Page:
Books

Stephen King returns to true horror in ‘Revival’

Written by ROB MERRILL,
Associated Press writer
Thursday, 13 November 2014 09:02

Remember when Stephen King announced that he was retiring? That was more than a decade and at least six books ago, and he’s done nothing but crank out best-sellers ever since.

King's latest novel — likely to be No. 1 next week — is appropriately titled “Revival,” for it marks a return to true horror for the modern master of the genre. There are no soul-sucking vampires as in “Doctor Sleep,” or speculative historical fiction about the assassination of John F. Kennedy as in “11/22/63.”

‘The Killer Next Door’ is gripping mystery

Written by OLINE H. COGDILL,
Associated Press writer
Thursday, 30 October 2014 09:53

“The Killer Next Door” (Penguin Books), by Alex Marwood

Desperation brings six people to a decaying Victorian apartment house where the tenants’ desolation pales in comparison with one neighbor’s despicable acts.

Waters' 'Paying Guests' filled with romance, sex

Written by KIM CURTIS,
AP writer
Wednesday, 24 September 2014 15:24

Fans of Sarah Waters will feel cloaked in comfy familiarity when they sink into her new novel, "The Paying Guests."

The setting is London, 1922. The post-war economy forces upper-class Frances, a single woman in her late 20s, and her mother to begrudgingly take in lodgers. The book opens with the arrival of newlyweds Len and Lilian Barber, who are solidly middle-class.

'Long Way Home' tops Nielsen's bestseller list

Written by AP Saturday, 06 September 2014 06:43

Best-selling books for the week ending Aug. 31, as tracked by Nielsen Bookscan. Listings include hardcover fiction and non-fiction as well as mass market and trade paperbacks.

Inaugural poet Richard Blanco returns to Miami in memoir

Written by The Associated Press Tuesday, 11 November 2014 05:05

In Richard Blanco's Miami, memories linger outside coffee windows and in Cuban grocery store aisles.

Barack Obama's 2013 inaugural poet grew up here, gathering experiences and stories as the son of Cuban exiles that would lay the foundation for his written work and inspire his new memoir, "The Prince of Los Cocuyos."

New book offers ‘Game of Thrones’ back story

Written by HILLEL ITALIE,
AP National Writer
Thursday, 30 October 2014 09:42

George R.R. Martin knows all the signs of Boba Fett Syndrome.

Named for the minor “Star Wars” character who fans demanded to know more about, Boba Fett Syndrome is most acute for any book or film series that has reached the level of phenomenon, when minutiae becomes major. For Martin, this has meant not just the usual demands for the next “A Song of Ice and Fire” fantasy novel (don’t ask, he’s still working on it), but constant letters and emails asking for information on everything from dragons to Aegon Targaryen’s war against the Seven Kingdoms.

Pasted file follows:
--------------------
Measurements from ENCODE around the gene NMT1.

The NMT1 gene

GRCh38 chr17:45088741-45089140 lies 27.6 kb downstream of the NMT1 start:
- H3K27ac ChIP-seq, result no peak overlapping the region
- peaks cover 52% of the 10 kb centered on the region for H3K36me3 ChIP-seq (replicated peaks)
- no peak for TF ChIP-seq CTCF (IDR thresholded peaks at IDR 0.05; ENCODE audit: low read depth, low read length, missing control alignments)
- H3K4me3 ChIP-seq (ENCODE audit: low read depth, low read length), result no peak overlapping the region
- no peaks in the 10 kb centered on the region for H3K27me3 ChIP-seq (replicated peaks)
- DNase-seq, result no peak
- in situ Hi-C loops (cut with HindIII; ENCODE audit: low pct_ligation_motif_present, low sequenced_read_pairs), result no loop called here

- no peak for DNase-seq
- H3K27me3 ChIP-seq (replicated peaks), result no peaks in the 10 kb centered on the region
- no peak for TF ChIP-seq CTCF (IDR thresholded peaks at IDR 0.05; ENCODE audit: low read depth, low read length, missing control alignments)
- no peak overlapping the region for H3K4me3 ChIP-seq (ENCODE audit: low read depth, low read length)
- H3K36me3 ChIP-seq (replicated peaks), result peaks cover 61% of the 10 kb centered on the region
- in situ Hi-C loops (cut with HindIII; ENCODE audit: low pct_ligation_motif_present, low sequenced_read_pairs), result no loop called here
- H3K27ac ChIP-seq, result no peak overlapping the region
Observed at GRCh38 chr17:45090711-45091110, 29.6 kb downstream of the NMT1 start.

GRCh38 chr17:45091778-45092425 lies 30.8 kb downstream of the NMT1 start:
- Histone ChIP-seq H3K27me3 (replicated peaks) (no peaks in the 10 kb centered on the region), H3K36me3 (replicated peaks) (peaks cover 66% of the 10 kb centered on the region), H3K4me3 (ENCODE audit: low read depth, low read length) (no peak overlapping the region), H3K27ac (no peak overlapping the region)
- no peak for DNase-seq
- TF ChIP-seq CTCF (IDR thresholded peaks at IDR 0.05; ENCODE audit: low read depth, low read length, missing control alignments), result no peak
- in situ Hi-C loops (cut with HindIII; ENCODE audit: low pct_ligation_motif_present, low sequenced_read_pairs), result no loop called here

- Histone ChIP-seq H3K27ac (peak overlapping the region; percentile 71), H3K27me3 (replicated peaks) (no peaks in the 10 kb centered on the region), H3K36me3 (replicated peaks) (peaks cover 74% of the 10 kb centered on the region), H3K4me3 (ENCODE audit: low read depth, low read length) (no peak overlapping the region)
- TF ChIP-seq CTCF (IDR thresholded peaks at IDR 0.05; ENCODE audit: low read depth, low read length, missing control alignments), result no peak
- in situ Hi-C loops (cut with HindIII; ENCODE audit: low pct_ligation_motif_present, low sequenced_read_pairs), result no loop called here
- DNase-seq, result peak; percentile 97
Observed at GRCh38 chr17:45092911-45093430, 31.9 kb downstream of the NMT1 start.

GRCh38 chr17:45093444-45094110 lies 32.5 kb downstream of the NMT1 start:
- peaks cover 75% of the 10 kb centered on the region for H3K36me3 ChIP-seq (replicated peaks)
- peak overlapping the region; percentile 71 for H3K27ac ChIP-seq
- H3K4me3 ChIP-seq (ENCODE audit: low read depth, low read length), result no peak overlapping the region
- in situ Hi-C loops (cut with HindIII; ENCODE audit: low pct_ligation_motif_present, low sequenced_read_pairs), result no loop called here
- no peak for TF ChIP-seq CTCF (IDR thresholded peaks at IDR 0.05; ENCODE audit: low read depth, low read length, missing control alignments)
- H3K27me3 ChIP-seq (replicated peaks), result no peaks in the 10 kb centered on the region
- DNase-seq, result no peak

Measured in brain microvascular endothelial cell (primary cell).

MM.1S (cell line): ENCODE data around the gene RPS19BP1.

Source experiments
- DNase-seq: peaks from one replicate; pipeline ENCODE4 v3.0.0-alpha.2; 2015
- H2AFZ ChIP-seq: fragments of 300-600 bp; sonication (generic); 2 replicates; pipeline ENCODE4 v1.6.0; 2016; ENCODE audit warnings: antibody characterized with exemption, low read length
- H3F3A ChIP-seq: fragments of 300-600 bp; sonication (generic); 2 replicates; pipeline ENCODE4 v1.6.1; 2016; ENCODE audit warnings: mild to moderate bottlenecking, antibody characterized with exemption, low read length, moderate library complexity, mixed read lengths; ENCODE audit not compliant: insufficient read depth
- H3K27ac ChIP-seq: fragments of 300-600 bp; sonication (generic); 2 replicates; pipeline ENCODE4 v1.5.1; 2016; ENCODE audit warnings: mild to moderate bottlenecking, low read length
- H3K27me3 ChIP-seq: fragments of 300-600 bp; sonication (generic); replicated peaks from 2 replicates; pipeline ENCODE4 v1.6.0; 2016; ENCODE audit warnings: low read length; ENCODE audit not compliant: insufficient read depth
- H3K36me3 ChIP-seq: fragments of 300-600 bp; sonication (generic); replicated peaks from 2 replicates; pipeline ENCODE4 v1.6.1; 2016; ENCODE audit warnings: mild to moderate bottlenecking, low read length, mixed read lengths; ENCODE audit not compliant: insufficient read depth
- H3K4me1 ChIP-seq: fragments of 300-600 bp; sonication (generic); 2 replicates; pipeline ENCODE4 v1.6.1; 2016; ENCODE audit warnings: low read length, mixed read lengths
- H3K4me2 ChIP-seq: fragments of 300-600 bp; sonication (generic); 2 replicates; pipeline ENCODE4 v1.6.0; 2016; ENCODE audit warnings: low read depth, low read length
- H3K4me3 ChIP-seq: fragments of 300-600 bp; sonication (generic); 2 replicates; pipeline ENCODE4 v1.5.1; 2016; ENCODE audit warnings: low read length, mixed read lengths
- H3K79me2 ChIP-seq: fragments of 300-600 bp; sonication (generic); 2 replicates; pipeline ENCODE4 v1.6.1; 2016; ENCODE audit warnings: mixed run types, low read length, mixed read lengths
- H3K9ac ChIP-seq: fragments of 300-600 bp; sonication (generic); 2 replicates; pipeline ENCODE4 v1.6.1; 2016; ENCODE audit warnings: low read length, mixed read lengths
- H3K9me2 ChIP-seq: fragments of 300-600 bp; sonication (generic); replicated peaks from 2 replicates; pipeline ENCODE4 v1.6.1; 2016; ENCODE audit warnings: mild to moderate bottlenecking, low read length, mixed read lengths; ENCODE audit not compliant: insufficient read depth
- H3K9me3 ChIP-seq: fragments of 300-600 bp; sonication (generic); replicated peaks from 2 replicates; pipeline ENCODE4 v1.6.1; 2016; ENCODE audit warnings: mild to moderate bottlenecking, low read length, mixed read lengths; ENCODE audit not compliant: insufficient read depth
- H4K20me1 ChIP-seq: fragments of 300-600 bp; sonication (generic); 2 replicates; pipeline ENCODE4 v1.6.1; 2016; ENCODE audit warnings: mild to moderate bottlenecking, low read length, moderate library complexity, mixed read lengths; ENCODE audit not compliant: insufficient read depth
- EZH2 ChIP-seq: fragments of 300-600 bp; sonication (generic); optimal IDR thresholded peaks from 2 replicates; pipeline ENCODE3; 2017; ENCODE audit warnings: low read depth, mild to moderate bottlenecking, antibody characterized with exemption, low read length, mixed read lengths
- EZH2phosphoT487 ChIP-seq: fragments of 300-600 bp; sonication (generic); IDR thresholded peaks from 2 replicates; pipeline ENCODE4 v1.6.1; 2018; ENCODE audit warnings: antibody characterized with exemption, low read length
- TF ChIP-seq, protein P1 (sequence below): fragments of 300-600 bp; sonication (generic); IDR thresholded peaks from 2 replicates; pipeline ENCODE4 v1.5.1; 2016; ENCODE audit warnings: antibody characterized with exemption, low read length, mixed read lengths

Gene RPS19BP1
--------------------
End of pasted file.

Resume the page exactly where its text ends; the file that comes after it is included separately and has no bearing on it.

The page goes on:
Putting banned books on the reading list

Written by Lisa Neff,
Staff writer
Thursday, 18 September 2014 10:10
books

Banned Books Week 2014 provides the material for another chapter in the campaign against censorship.

A look at the new books offered this fall, fiction, non-fiction and in-between

Written by HILLEL ITALIE,
AP writer
Wednesday, 27 August 2014 07:55

So many memoirs are coming out this fall, written in so many ways.

Neil Patrick Harris, for instance, decided that his early 40s was too young for a “life” story, even for a Tony- and Emmy-winning actor. So he has completed “Neil Patrick Harris: Choose Your Own Autobiography,” in which Harris steps back into the second person to allow you to imagine yourself onstage, on television, or, in November 2006, on edge as you prepare to tell the world you’re gay. 

‘Enhanced’ e-book of ‘To Kill a Mockingbird’ out

Written by The Associated Press Wednesday, 05 November 2014 13:58

Oprah Winfrey and Tom Brokaw are among the featured commentators for an “enhanced” e-book of Harper Lee’s “To Kill a Mockingbird.”

The e-book was released this week by HarperCollins. It also features a 1964 radio interview with Lee, who rarely speaks to the media. The regular e-book for “To Kill a Mockingbird,” Lee’s only novel, came out in July. She had been one of the last major authors to withhold electronic rights.

What are we reading? The Publishers Weekly best-seller list

Written by The Wisconsin Gazette Thursday, 02 October 2014 11:57

HARDCOVER FICTION

1. “Edge of Eternity” by Ken Follett (Dutton Adult)

WigWords: ‘Mathematician’s Shiva’ a wryly funny 1st novel

Written by Lisa Neff,
Staff writer
Friday, 12 September 2014 04:09

Stuart Rojstaczer celebrated the publication of his debut novel in the city where he debuted, so to speak.

Rojstaczer, who was born in Milwaukee, returned to Milwaukee on Sept. 10 to talk about The Mathematician’s Shiva, his wryly funny first novel about middle-age, family, genius and the Jewish Eastern European immigrant experience after World War II.

WiGWords: Isherwood reissued

Written by Lisa Neff,
Staff writer
Wednesday, 06 August 2014 21:04

Christopher Isherwood’s A Single Man.

“Waking up begins with saying am and now.” This is the first line of Christopher Isherwood’s A Single Man, a novel that, when it first appeared in 1964, shocked many with its frank, sympathetic and moving portrayal of a gay man.